The databases do not differ much on their coverage of the primary sources. What sets them apart is the quality of their editorial content, the way they organize their information, and their web interfaces. In a commercial setting, pricing is also a key consideration.
Each of the tax research databases described below integrate all the primary sources for federal tax law with the publisher's secondary sources. As general legal research tools, LexisNexis and Westlaw provide access to these sources, but it is usually better to use one of the specialized tax research databases because they have unique features to make the tax research process more efficient. For example, these databases allow the user to navigate efficiently between the full text of primary source documents such as the Internal Revenue Code sections, regulations, IRS rulings, and the publisher's secondary sources including editorial explanations and annotations.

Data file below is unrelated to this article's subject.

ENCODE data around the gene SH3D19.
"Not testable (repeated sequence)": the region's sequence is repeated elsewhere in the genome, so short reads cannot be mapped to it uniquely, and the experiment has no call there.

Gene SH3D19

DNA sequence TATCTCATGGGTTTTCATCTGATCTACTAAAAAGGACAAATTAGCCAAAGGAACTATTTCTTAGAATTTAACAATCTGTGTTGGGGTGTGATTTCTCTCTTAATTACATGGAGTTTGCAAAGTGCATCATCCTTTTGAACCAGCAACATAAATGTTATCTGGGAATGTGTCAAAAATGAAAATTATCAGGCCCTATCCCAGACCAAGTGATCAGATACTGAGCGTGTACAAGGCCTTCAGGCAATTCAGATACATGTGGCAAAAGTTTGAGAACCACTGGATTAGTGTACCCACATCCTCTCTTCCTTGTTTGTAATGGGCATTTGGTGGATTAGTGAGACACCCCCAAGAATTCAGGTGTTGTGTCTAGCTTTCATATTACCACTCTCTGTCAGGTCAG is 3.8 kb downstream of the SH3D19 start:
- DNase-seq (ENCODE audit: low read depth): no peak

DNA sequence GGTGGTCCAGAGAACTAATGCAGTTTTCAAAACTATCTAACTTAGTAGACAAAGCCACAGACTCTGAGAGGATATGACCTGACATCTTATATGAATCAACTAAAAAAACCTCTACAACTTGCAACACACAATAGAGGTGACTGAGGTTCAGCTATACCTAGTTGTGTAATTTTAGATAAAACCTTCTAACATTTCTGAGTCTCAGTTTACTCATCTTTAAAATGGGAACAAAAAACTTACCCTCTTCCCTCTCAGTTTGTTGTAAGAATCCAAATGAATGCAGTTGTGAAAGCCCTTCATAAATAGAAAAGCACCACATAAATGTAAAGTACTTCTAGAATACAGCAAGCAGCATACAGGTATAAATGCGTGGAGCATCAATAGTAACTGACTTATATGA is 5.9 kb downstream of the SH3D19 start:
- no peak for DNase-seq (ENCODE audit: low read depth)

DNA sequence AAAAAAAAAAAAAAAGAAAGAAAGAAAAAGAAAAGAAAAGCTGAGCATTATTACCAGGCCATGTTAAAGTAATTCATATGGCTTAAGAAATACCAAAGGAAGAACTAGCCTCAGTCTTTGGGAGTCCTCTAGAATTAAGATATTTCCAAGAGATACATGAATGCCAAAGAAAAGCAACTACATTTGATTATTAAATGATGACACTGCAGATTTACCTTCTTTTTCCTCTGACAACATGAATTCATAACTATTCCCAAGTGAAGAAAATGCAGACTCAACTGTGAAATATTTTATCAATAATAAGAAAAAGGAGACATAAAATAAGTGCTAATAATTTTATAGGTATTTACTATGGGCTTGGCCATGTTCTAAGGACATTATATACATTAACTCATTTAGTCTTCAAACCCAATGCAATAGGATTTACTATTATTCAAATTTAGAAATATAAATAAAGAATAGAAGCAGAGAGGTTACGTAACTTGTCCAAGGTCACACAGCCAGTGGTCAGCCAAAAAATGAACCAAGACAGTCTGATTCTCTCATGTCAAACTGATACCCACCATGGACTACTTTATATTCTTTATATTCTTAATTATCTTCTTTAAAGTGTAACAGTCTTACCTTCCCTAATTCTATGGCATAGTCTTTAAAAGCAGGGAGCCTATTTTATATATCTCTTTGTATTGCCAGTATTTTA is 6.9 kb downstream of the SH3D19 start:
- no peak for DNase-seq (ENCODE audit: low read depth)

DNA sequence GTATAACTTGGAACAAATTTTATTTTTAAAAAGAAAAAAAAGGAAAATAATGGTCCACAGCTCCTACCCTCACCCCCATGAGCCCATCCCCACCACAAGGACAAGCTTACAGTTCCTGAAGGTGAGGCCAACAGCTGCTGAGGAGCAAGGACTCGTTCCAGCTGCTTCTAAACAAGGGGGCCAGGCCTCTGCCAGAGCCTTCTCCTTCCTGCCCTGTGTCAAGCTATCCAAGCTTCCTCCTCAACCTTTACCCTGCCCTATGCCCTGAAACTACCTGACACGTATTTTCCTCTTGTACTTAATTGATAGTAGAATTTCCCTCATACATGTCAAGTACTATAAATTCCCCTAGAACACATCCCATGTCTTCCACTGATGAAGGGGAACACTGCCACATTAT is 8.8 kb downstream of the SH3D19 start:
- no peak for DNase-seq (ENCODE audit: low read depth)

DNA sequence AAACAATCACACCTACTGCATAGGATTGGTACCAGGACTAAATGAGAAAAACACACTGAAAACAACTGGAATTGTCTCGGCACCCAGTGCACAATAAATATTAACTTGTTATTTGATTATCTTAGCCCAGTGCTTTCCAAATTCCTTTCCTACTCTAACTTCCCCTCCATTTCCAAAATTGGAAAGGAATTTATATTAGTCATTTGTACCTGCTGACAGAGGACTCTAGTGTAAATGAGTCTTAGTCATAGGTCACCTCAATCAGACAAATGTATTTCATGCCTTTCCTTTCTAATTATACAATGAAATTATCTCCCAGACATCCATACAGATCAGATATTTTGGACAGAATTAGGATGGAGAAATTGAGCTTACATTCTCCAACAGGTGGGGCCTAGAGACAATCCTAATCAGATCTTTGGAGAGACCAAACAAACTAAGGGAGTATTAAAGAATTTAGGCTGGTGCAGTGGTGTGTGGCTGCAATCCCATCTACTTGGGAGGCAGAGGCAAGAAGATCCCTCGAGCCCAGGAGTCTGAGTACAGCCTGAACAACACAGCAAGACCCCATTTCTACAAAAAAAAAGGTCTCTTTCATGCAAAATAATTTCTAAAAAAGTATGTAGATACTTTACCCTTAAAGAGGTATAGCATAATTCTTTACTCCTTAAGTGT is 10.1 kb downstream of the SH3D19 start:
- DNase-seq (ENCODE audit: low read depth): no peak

BNA Tax and Accounting Center includes all primary sources plus BNA's Tax Management Portfolios, including the U.S. Income Portfolios, Estates, Gifts and Trusts Portfolios, Tax Practice Series. It also includes the Daily Tax Report, the Weekly Report, and various tax journals. It is organized by subject and geared toward practitioners.
Thomson Reuters Checkpoint includes all primary sources plus key secondary sources, including the Federal Tax Handbook, Federal Tax Coordinator 2d, the United States Tax Reporter, and two WG&L treatises (in our subscription).
Tax Analysts includes detailed federal tax news in Tax Notes Today and the Exempt Org. Tax Review. You have to register at the link below for an account using your illinois.edu email to use this database, but the blog is free.